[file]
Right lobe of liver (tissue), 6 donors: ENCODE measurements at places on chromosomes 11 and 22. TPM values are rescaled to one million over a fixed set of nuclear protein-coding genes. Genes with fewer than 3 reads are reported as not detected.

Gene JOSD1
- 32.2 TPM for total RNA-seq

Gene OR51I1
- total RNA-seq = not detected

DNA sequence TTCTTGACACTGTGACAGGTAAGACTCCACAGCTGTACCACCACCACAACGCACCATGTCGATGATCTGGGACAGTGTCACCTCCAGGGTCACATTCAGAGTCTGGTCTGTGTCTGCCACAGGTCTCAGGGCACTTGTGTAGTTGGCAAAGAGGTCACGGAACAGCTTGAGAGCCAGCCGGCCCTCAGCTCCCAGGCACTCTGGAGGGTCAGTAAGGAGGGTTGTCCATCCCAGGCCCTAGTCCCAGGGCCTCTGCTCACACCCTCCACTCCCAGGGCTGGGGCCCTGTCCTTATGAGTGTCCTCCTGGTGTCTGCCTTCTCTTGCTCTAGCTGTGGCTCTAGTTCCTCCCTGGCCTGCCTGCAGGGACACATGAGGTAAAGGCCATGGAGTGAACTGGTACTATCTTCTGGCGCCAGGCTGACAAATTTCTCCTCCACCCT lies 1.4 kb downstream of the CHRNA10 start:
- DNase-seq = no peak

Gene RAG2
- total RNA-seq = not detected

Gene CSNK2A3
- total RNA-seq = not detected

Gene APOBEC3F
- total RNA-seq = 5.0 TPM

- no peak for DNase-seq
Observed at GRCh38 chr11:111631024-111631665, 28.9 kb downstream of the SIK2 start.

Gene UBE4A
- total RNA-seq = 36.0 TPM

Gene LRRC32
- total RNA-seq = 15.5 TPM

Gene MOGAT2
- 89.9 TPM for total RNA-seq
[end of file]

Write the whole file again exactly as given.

Right lobe of liver (tissue), 6 donors: ENCODE measurements at places on chromosomes 11 and 22. TPM values are rescaled to one million over a fixed set of nuclear protein-coding genes. Genes with fewer than 3 reads are reported as not detected.

Gene JOSD1
- 32.2 TPM for total RNA-seq

Gene OR51I1
- total RNA-seq = not detected

DNA sequence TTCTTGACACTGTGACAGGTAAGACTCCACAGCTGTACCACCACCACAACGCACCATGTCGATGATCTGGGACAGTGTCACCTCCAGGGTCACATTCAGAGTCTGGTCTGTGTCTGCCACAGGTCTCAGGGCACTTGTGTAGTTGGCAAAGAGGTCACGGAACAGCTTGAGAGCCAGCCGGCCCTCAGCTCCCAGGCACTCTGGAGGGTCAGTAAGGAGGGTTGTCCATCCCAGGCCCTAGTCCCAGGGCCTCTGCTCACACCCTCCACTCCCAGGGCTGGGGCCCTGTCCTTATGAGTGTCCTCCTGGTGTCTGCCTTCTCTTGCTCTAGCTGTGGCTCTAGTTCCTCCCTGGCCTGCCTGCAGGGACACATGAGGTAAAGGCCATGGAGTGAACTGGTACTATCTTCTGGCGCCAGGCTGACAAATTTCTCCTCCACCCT lies 1.4 kb downstream of the CHRNA10 start:
- DNase-seq = no peak

Gene RAG2
- total RNA-seq = not detected

Gene CSNK2A3
- total RNA-seq = not detected

Gene APOBEC3F
- total RNA-seq = 5.0 TPM

- no peak for DNase-seq
Observed at GRCh38 chr11:111631024-111631665, 28.9 kb downstream of the SIK2 start.

Gene UBE4A
- total RNA-seq = 36.0 TPM

Gene LRRC32
- total RNA-seq = 15.5 TPM

Gene MOGAT2
- 89.9 TPM for total RNA-seq